SUPPORTING A DOG WITH CEREBELLAR HYPOPLASIA
Disclaimer: We are not veterinary professionals – the information provided has been gathered through our own reading as we look to support Holly.
Out and About
Holly’s progress has been amazing. With great support, she is managing to do things that we didn’t know she could. When we met with Holly and discussed Holly’s care with Jules from Labrador UK Action Group we were unsure if Holly would be able to walk on a lead, be able to walk to the end of the road or sit. We just didn’t know. Holly’s vets didn’t expect a good outcome for Holly, yet now she is having good walks on and off the lead.
It’s been the support of the team around Holly (read more here) and Holly’s determination that has made this happen.
Holly’s Chiropractor has been involved with Holly from the beginning. She has been able to suggest exercises to do with Holly as well as give advice about equipment.
This harness has a handle to support a dog in two places. Holly would struggle to get up onto all fours, so we would support her by gently using the back handle on the harness to help her find her paws. We gauged how much help she needed and over time this became less and less as she was able to pull herself up on her own. We then discussed with Claire if there was another harness that would be better for Holly as she was developing so well. Claire suggested the Perfect Fit Harness.
This harness is good as it’s sturdy but comfortable and has two loops for the lead so Holly walks with a double-ended lead. The lead links to the harness under her chin and also on the top of the harness. This has helped Holly find and maintain some balance and she now has a certain walk that has been described as dancing and swag. She just looks really happy as her walk is full of bounce.
Although Holly enjoys being out and about, we have to be conscious of how much she is doing and wants to do. If Holly had her way, she’d be walking everywhere and meeting everyone, but she tires very quickly. Having a dog with CH, whether they are totally mobile or uses aids, can walk for a short or long time, they will tire more than dogs without any disabilities. When Holly goes for a walk she has to concentrate more on how she is walking, where her paws are and the ground is she walking on. Each movement means more focus for a dog with Cerebellar Hypoplasia, they use their brain more and therefore tire sometimes very fast. We monitor Holly’s energy levels and adapt her walking and training to be in line with her energy levels.
We purchased a doggy stroller so that Holly was able to get out even when her energy were levels low. It was recommended by her Chiropractor to introduce the stroller to Holly early on so that she is used to it, so if in later life she needs to rely on it more,it doesn’t cause her any anxiety with introducing something new.
Training with Caroline from Look Forward Dog Training has also supported Holly in getting out and about. One training exercise that Caroline introduced early on, was getting Holly to do a “down”. This has been great for Holly as she can be unsure about the traffic and other noises when out and about, and she would go down awkwardly when she heard a loud noise. After being trained to do a “down” Holly has been able to use the down position when she gets nervous. This means she is more in control of her movements (although she has to put a lot of concentration into it) and the down prevents her from going awkwardly and reduces the risk of injury.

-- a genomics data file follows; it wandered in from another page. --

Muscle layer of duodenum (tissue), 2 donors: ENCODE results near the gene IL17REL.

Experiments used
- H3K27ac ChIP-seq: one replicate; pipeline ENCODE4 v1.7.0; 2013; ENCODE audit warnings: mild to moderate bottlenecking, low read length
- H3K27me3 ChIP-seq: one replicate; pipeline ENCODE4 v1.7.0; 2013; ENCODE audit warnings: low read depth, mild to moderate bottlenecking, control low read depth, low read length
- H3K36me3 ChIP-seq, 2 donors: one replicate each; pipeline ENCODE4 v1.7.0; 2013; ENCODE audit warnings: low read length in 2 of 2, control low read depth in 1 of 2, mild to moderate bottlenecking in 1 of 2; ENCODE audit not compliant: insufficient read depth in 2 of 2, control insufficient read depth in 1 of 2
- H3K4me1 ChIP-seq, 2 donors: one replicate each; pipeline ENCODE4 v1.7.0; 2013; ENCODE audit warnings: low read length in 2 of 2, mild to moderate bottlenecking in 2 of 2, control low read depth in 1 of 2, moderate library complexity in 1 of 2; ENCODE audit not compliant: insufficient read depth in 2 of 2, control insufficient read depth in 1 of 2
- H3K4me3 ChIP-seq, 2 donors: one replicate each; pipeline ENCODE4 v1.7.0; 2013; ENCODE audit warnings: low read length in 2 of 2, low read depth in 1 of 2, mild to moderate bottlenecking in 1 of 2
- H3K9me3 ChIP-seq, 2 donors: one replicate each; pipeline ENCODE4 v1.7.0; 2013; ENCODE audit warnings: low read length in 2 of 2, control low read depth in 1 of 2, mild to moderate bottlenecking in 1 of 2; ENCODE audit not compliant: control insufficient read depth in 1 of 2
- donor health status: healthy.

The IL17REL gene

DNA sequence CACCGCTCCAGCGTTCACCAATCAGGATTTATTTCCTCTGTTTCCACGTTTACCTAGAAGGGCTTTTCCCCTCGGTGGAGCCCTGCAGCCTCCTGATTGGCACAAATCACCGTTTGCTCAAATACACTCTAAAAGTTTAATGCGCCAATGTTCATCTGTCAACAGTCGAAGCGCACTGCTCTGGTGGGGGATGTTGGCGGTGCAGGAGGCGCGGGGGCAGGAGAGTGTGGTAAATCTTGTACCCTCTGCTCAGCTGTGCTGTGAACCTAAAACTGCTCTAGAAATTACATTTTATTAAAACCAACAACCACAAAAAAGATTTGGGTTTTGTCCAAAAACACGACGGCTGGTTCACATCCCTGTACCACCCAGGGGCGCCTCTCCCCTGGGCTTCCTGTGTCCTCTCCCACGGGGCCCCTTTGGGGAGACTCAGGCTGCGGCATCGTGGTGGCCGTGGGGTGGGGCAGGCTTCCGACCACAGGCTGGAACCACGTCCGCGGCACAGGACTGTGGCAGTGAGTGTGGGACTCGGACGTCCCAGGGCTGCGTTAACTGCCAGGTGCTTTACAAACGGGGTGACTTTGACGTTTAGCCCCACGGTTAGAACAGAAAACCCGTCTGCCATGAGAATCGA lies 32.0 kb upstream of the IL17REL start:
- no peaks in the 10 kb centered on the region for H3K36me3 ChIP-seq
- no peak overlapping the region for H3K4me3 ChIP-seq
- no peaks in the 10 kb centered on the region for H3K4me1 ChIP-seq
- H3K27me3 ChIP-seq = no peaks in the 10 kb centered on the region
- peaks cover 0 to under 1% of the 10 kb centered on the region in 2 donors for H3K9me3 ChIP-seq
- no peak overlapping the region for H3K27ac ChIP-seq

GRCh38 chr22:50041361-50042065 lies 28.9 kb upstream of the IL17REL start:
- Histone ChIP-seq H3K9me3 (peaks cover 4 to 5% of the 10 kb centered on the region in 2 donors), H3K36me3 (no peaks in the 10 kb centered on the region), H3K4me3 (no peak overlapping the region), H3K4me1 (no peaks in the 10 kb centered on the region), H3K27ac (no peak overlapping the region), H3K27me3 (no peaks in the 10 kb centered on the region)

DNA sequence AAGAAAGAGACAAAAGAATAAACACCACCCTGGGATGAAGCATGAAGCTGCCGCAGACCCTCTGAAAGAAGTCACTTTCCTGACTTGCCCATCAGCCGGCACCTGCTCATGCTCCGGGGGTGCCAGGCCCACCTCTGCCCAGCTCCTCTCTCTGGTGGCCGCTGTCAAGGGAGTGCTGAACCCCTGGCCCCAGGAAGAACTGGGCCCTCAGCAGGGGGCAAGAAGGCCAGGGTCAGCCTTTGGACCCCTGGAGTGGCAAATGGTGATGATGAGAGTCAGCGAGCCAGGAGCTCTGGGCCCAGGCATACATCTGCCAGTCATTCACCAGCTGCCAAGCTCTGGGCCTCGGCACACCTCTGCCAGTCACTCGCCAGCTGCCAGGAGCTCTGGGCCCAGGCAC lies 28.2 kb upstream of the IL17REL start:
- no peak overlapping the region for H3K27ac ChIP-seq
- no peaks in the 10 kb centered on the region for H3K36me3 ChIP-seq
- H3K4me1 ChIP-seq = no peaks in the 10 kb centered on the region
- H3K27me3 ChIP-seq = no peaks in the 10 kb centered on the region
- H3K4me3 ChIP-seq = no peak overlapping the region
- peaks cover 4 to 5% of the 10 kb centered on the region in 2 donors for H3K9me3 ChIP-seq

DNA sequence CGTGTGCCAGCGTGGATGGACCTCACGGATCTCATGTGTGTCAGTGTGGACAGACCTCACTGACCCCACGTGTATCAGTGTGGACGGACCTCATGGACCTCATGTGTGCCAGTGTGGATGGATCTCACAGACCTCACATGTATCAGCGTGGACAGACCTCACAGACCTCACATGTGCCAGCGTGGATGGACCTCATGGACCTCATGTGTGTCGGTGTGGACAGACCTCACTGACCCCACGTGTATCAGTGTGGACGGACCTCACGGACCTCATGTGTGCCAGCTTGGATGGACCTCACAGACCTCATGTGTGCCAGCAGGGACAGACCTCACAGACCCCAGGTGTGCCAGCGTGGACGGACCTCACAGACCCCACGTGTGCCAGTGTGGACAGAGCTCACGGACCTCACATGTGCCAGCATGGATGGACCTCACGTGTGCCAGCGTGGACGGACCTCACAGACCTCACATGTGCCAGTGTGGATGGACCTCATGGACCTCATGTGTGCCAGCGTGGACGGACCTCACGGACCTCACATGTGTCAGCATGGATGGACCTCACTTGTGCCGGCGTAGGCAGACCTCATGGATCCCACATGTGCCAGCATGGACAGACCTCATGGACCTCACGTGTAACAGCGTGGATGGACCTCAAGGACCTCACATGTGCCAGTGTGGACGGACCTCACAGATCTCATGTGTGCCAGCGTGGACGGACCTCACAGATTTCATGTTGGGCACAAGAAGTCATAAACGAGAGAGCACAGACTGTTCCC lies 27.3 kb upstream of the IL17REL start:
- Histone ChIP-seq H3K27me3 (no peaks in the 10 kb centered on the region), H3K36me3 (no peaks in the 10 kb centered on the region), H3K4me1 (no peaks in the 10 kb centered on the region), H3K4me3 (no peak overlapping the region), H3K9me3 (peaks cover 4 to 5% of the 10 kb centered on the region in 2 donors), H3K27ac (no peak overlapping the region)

Holly was getting on so well, we discussed the possibility of her having more freedom and being able to be off-lead. This would be great for Holly as she can then have another experience of what it’s like to roam open spaces. However, there was quite a large hurdle to overcome – RECALL.
The problem in recall for Holly would be how she would come back. For Holly, she can gain speed especially when excited and if her HooMummy calls her. We knew the excitement would mean Holly would jump up in the air, land awkwardly and then run with somersaults, tumbles and in the wrong direction until she finally got there. The risk of injury was too high and so recall wasn’t right for Holly and an alternative needed to be found. You can find out more about the alternative here.
One thing we learnt as a team about Holly was those alternative ways of doing things are necessary. Little tweaks are needed, even adding different steps into dog training techniques are needed to make sure that Holly is safe but also has the opportunity to experience things that other dogs without CH get to experience.
It’s really important to assess the environment that your dog is out about in. Look out for slippery ground, like wet leaves and ice. We don’t walk Holly if the ground is too wet as she is more likely to slip and get hurt. We also take care to ensure that where we visit doesn’t have areas with too many different levels.
Holly prefers walking on grass rather than a path as she gets better traction, but then you have to be careful of mud. It’s all about balance – giving a CH dog the chance to have great experiences, and not going over the top with safety so as to hinder their development. It’s best to keep reviewing your dog’s growth, development and limitations, and adapting things to fit their needs.